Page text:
A few weeks ago, a coworker asked me if I would cater a small cocktail party he was throwing for his mom's 60th birthday. "Me?" I thought sheepishly as I tried not to jump up and down in his office. I have to admit, I was thrilled at the prospect and not really nervous about it. I soon typed up a menu for him to select a few appetizers from and was well on my way to planning what I thought would be a fabulous affair.

The five appetizers he chose were all things I had made before. I figured I'd go shopping on Friday night, spend a few hours on Saturday morning prepping 90% of it and then finish it up in an hour or so at my friend's house. No worries, right? I based my prices on the cost of the ingredients and about 5 hours of labor. At the end of it all, I think I averaged about $2 an hour!!

Steaming the new potatoes, making the smoked salmon creme fraiche, clipping the perfect little sprigs of dill, spearing multiple chicken skewers, toasting the crostini.......what I had imagined would take a few hours ended up taking me all day Saturday and by the time I got to my friend's house, I was exhausted. The two hours before the guest of honor arrived were spent frantically (at least on the inside) broiling the flank steak and slicing it up into bite-sized pieces, stuffing the mushrooms and dredging the tops in panko, filing the tiny savory tart cups with carmelized onions.....I barely finished before everyone yelled "SURPRISE!" Totally spent, my assistant (aka husband) and I got in the car and drove home.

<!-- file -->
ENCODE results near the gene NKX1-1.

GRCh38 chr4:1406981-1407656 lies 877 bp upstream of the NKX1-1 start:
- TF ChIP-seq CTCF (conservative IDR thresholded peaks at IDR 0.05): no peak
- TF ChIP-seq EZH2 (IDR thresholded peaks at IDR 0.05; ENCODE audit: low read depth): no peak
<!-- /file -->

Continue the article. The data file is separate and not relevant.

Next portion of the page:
The "clients" were happy and all in all, it was a great experience. The food all came out well, and I would definitely do it again but probably charge enough so that I am at least clearing minimum wage! I am grateful for the chance I got to actually cater a small party but I learned my lesson- never underestimate the work that goes into it.
Here's to you, Wolfgang.

Tuesday, January 10, 2006

Mushrooms and wine......so fine.

When people ask me what my favorite vegetable is, asparagus or broccoli usually pops into my head. After all, they often appear as the Lead Side Dish at many fine restaurants and they taste great without much fuss. However, I had to look deep into myself (and my eating habits) and ask, "What vegetable do I consume almost daily?" The answer to that question is mushrooms and onions. It's true- the bright green cheerleader (asparagus) and football player (broccoli) lose out to the slightly dirty and sometimes mangled dirt dwellers better known as the mushroom (clearly the chess club president of the veggie world) and it's good friend, the onion (the janitor, perhaps?). Although they aren't the most handsome veggie, a day without at least one of them isn't complete.